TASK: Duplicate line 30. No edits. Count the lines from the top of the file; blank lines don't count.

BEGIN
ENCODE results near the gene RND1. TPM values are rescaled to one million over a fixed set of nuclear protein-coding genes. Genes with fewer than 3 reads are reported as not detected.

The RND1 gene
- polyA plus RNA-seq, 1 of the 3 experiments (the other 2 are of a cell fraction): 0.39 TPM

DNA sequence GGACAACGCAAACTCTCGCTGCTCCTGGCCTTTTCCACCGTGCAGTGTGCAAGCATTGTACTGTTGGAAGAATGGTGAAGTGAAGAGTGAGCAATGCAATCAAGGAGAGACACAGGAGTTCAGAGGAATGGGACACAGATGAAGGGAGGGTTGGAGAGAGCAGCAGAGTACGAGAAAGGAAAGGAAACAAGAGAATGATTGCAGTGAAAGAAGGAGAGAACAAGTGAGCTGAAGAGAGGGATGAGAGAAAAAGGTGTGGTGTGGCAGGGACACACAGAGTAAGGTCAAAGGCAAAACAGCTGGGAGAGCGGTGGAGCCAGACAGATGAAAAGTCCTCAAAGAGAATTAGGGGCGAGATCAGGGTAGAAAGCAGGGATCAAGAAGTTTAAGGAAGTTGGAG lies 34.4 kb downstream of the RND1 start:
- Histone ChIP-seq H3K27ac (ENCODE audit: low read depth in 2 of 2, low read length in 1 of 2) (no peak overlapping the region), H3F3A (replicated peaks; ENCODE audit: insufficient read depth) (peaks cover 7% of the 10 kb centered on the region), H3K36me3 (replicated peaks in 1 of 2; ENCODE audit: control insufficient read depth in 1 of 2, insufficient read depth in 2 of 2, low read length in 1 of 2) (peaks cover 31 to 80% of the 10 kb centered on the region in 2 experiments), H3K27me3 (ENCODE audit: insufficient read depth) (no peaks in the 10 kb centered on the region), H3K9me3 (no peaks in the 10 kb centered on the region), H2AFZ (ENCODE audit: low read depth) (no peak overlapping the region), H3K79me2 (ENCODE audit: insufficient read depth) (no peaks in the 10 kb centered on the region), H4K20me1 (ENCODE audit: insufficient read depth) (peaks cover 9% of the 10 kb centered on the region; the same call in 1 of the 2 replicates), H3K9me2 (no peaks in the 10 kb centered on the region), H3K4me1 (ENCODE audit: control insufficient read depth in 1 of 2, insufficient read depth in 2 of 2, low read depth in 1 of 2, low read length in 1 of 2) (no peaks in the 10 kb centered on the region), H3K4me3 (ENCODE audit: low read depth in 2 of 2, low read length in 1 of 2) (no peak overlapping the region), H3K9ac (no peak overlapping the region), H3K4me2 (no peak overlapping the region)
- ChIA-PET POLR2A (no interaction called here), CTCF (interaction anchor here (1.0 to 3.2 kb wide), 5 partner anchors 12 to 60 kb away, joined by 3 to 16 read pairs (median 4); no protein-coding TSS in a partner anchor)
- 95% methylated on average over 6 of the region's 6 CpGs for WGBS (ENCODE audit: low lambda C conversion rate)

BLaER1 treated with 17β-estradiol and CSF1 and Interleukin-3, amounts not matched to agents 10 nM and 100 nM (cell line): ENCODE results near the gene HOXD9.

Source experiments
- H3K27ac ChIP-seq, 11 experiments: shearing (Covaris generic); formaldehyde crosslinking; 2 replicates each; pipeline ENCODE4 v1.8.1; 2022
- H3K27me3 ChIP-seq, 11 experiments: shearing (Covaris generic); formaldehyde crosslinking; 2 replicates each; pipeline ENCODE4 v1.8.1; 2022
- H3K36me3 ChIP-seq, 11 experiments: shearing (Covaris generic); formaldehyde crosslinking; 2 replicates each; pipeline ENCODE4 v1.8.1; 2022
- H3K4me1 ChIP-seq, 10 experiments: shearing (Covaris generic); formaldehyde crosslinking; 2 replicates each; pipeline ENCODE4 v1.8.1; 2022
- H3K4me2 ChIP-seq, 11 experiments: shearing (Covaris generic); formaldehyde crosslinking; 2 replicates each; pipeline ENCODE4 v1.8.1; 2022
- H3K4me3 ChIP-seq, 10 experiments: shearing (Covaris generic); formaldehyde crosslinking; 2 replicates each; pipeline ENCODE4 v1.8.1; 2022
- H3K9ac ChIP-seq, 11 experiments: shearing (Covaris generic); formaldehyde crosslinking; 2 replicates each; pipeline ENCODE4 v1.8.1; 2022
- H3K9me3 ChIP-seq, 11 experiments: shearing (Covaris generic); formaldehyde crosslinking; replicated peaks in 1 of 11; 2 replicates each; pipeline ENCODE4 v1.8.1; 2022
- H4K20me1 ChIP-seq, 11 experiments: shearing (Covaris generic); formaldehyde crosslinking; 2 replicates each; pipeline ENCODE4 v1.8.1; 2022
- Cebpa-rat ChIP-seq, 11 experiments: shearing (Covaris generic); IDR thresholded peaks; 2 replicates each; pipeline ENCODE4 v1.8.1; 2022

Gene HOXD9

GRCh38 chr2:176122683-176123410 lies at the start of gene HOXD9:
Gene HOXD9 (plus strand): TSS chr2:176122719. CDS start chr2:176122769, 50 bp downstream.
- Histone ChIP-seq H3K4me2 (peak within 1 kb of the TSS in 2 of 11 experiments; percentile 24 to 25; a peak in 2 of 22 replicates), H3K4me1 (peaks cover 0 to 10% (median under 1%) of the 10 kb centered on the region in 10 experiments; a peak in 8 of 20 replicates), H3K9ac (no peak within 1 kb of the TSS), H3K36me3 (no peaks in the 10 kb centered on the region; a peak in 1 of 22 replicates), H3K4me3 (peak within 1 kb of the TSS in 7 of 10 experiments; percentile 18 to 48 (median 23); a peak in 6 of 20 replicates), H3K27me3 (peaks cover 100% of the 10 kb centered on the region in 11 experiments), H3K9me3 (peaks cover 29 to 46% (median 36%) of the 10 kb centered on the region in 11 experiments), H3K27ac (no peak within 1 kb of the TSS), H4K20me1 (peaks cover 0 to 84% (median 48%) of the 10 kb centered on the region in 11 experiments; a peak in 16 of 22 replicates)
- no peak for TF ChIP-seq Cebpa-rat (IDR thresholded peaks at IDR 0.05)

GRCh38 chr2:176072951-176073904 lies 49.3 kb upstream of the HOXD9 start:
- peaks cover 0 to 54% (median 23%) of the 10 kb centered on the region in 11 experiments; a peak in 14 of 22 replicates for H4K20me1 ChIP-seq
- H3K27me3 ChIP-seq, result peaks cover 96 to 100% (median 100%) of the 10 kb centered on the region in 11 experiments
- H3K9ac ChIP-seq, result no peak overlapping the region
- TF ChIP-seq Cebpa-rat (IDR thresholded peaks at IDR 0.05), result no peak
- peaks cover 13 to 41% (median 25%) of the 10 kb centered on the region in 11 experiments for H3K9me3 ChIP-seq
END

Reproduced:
- peaks cover 13 to 41% (median 25%) of the 10 kb centered on the region in 11 experiments for H3K9me3 ChIP-seq